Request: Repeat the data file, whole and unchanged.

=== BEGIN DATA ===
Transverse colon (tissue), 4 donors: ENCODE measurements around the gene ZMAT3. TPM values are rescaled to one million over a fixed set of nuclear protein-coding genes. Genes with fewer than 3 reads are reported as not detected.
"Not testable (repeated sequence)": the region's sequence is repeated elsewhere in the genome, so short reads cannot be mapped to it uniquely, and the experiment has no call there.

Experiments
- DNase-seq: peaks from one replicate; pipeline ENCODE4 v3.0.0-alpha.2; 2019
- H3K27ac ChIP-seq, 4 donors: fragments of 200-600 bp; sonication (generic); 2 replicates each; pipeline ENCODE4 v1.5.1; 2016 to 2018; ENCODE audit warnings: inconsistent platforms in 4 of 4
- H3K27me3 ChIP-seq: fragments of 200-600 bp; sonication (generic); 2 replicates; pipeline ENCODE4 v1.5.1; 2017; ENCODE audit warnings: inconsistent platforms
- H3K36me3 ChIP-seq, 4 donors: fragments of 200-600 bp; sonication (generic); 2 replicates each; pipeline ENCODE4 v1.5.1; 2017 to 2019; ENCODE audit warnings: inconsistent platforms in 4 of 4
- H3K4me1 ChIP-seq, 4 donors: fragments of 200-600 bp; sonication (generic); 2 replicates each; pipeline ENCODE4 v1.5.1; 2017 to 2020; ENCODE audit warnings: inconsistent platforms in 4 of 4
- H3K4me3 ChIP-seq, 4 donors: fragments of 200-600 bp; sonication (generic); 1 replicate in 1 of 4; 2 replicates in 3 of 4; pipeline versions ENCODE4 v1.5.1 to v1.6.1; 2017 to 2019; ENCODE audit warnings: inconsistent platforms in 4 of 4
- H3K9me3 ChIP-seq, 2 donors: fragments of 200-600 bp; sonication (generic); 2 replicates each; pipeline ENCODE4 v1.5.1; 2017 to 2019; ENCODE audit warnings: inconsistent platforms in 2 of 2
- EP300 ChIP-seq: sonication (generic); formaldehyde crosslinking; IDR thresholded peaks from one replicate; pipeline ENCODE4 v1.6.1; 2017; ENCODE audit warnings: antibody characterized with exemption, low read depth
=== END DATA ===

Transverse colon (tissue), 4 donors: ENCODE measurements around the gene ZMAT3. TPM values are rescaled to one million over a fixed set of nuclear protein-coding genes. Genes with fewer than 3 reads are reported as not detected.
"Not testable (repeated sequence)": the region's sequence is repeated elsewhere in the genome, so short reads cannot be mapped to it uniquely, and the experiment has no call there.

Experiments
- DNase-seq: peaks from one replicate; pipeline ENCODE4 v3.0.0-alpha.2; 2019
- H3K27ac ChIP-seq, 4 donors: fragments of 200-600 bp; sonication (generic); 2 replicates each; pipeline ENCODE4 v1.5.1; 2016 to 2018; ENCODE audit warnings: inconsistent platforms in 4 of 4
- H3K27me3 ChIP-seq: fragments of 200-600 bp; sonication (generic); 2 replicates; pipeline ENCODE4 v1.5.1; 2017; ENCODE audit warnings: inconsistent platforms
- H3K36me3 ChIP-seq, 4 donors: fragments of 200-600 bp; sonication (generic); 2 replicates each; pipeline ENCODE4 v1.5.1; 2017 to 2019; ENCODE audit warnings: inconsistent platforms in 4 of 4
- H3K4me1 ChIP-seq, 4 donors: fragments of 200-600 bp; sonication (generic); 2 replicates each; pipeline ENCODE4 v1.5.1; 2017 to 2020; ENCODE audit warnings: inconsistent platforms in 4 of 4
- H3K4me3 ChIP-seq, 4 donors: fragments of 200-600 bp; sonication (generic); 1 replicate in 1 of 4; 2 replicates in 3 of 4; pipeline versions ENCODE4 v1.5.1 to v1.6.1; 2017 to 2019; ENCODE audit warnings: inconsistent platforms in 4 of 4
- H3K9me3 ChIP-seq, 2 donors: fragments of 200-600 bp; sonication (generic); 2 replicates each; pipeline ENCODE4 v1.5.1; 2017 to 2019; ENCODE audit warnings: inconsistent platforms in 2 of 2
- EP300 ChIP-seq: sonication (generic); formaldehyde crosslinking; IDR thresholded peaks from one replicate; pipeline ENCODE4 v1.6.1; 2017; ENCODE audit warnings: antibody characterized with exemption, low read depth